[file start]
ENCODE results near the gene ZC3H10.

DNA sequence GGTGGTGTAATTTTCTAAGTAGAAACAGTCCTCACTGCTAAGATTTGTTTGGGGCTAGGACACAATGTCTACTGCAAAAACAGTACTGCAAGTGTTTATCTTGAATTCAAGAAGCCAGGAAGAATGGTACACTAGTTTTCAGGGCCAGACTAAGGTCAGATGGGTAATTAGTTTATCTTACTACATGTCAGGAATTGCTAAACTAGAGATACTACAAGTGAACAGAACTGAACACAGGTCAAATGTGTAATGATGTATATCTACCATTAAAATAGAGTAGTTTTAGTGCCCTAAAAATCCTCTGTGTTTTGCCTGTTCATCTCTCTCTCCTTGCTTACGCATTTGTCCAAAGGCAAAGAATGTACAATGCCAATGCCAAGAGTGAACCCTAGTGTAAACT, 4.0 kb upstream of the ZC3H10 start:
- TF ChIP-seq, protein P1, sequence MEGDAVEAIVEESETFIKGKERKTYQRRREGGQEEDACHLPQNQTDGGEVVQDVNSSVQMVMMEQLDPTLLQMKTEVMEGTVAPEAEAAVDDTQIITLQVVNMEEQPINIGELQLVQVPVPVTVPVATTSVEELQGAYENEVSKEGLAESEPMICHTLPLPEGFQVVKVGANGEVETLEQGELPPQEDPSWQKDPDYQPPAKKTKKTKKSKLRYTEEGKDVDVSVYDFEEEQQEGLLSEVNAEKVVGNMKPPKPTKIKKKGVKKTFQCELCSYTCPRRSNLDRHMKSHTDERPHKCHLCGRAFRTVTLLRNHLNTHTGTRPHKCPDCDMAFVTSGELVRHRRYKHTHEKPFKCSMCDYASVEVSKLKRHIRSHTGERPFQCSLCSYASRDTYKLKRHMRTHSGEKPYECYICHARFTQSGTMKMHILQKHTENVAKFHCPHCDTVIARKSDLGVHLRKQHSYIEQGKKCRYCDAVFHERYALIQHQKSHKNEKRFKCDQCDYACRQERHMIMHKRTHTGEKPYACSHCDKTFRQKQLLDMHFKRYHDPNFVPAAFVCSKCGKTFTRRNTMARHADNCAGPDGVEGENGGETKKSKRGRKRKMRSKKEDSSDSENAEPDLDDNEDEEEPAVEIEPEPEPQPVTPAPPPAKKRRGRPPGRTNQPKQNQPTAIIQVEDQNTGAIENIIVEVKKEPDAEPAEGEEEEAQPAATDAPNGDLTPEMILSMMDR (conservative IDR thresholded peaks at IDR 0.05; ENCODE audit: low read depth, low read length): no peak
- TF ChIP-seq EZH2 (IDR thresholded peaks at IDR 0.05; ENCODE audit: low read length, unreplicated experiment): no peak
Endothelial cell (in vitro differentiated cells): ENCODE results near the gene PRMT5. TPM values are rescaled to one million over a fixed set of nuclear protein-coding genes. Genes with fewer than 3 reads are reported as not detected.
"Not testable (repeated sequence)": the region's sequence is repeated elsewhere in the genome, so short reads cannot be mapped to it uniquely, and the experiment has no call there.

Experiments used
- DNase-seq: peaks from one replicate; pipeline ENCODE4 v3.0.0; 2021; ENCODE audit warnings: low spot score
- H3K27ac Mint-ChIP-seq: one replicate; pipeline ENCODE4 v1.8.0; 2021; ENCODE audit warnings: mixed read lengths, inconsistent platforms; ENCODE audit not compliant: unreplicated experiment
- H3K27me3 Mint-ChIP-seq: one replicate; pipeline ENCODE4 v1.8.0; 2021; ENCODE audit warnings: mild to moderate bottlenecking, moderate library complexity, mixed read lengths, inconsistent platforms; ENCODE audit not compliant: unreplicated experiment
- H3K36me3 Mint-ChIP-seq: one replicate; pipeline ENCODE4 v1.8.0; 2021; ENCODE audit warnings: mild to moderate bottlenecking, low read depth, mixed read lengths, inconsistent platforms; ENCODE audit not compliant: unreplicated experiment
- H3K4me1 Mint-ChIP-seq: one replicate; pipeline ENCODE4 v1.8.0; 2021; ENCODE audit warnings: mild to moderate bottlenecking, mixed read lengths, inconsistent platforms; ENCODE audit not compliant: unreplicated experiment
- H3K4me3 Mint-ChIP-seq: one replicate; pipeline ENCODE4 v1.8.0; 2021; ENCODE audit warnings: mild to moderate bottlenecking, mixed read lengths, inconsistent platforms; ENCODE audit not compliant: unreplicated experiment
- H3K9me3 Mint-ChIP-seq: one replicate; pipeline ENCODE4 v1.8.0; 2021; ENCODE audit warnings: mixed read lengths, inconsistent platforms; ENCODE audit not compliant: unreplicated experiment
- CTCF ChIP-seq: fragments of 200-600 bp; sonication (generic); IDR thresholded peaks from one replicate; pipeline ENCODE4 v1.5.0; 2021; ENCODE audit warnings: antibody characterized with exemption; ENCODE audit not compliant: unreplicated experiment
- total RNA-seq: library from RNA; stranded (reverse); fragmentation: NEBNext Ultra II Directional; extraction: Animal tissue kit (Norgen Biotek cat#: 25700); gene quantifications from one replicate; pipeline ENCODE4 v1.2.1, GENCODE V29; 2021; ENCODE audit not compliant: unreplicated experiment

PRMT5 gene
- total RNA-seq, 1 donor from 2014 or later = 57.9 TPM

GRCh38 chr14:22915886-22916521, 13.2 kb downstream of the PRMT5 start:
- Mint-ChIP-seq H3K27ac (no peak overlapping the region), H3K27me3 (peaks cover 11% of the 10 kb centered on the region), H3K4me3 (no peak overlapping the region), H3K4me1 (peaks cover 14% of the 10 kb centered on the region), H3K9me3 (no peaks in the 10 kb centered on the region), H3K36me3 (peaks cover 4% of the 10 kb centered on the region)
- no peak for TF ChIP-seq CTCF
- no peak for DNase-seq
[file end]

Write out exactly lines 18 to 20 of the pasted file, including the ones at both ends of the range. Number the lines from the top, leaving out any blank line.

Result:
- total RNA-seq, 1 donor from 2014 or later = 57.9 TPM

GRCh38 chr14:22915886-22916521, 13.2 kb downstream of the PRMT5 start:
- Mint-ChIP-seq H3K27ac (no peak overlapping the region), H3K27me3 (peaks cover 11% of the 10 kb centered on the region), H3K4me3 (no peak overlapping the region), H3K4me1 (peaks cover 14% of the 10 kb centered on the region), H3K9me3 (no peaks in the 10 kb centered on the region), H3K36me3 (peaks cover 4% of the 10 kb centered on the region)